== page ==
Aside from the fact when you buy from a reputable company you get warranty and customer service - if you don't, how can you be sure that the luminaire you buy is safe? Unfortunately , tests can be faked, documentation can be copied, for the safety of your home and family, you need to know that anything electrical fitted off in your home will both work, and more importantly, not cause damage or danger.
Truth: If you buy your luminaires from reputable local businesses, you can be sure they comply with Australian Standards, will work on our electricity system and will be backed up by a warranty and customer service should something fail.
#4: Our LEDs are from XYZ High End Chip Company, so they're AWESOME
Well - maybe.
The way that LED chips are made, there a grades of quality produced by every manufacturer. These are sorted into bins based on performance, colour and many other factors. So, whilst the high quality manufacturers (such as CREE, Philips, Tridonic, OSRAM, Seol etc) make excellent LED chips and technology, just because a chip is from a major manufacturer, doesn't necessarily mean it's top bin, and doesn't mean it's great quality.
The Truth: Some companies use branded chips that are excellent quality - and so can rightfully claim the associated benefits. Some do not. How can you tell? Well - if 1 mob have branded chips for $20 and one have branded chips for $80 - chances are the $80 will be higher quality. But, because price isn't always a great indicator, for a technical analysis you need to start with a check of the CRI value (colour rendering), the SDCM value (the variation in colour appearance) and the Efficacy.
#5: Quality, Highest Quality, Expertly Built, Lighting Specialist etc. etc.
Based on what? Compared to What? Who Says?
My father used to tell me a story about quality control... there was factory that made canoes, and they had the best quality control out of all the businesses that made canoes. The first one they made sank - and so did all the rest.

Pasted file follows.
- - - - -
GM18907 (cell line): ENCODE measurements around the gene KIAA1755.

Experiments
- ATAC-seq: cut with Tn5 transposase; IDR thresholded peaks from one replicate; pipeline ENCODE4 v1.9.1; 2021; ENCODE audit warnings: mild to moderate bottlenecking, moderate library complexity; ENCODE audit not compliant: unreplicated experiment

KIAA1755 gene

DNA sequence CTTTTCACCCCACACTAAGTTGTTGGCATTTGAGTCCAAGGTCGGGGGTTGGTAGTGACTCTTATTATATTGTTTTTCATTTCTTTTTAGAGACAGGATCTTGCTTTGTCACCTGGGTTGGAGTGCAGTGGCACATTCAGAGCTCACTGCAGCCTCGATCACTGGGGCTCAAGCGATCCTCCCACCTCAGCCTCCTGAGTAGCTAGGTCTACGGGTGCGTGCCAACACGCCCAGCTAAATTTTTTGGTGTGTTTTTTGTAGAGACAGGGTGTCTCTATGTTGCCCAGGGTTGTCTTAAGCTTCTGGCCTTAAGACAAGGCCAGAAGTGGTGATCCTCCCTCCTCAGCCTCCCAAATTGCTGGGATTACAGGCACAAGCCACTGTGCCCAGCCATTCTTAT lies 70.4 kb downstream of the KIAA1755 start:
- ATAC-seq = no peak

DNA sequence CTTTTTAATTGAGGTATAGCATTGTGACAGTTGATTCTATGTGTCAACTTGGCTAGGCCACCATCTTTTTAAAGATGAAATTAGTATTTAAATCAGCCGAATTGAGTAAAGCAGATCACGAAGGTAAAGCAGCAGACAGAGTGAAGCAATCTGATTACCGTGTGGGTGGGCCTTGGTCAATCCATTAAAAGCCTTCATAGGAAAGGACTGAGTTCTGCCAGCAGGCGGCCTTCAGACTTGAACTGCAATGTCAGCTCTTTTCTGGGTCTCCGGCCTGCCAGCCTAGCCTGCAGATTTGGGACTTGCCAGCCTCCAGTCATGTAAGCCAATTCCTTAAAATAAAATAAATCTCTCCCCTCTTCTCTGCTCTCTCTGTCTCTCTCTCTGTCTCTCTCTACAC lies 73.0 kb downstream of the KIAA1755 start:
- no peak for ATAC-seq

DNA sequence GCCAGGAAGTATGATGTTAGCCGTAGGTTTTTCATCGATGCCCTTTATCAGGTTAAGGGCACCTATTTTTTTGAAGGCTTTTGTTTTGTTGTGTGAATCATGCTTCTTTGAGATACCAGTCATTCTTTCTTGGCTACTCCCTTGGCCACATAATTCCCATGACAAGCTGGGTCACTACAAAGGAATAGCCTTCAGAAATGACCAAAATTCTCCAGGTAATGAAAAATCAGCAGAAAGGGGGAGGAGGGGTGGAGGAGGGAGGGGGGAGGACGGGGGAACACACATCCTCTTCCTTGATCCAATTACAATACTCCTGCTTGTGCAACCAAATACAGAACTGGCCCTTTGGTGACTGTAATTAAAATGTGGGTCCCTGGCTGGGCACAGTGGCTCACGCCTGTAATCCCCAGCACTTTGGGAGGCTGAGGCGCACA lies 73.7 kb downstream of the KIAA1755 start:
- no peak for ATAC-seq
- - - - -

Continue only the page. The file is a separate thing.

Quality is a subjective word. What I think of as quality lighting is not the same as what others think of as quality lighting. So, a company that has the best quality - compared to who? Compared to the bloke down the road soldering his own LED downlights from chips purchased for 50 cents of ebay? or compared to the ERCO's and Flos's of the world?
The other one that is tricky is "Lighting Specialist". It's a challenge to establish the grounds upon which people claim this. That said - The Lighting Society of Australia and New Zealand (IESANZ) is the best place to find true Lighting Professionals. Those who have undertaken a minimum of 2 years of lighting education and proved their skills in the industry over a minimum of 4 years are given the Post Nominals MIES and are deemed lighting professionals in their field. Companies who meet the requirements of the society to supply compliant luminaires can have Corporate Memberships. Beyond this, we have to take people at their word.
The Truth: Lighting Specialists should have comprehensive understanding of light, both the science and the art, and should be able to give you BS free advice. The final test unfortunately is - Does your home look great with your new lighting... or Not. An expensive way to find out. Quality has to be seen to be believed - check the luminaires in a dark space and see for yourself if they work - or if they don't.
Sad to say - there are many many more fibs, furphy's and fakes out there... and I will do my best to find them all to help you make great choices about light in your home . Feel free to leave a comment with any that you've spotted, and I'll be sure to cover them off next time.
For independent professional advice on the lighting for your home, send your questions through and I'll happily answer them for you. I want to see great lighting in every home.
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Please note, some images are sourced from third parties to highlight design options, MINT Lighting does not claim ownership of these images and have simply chosen these as an example .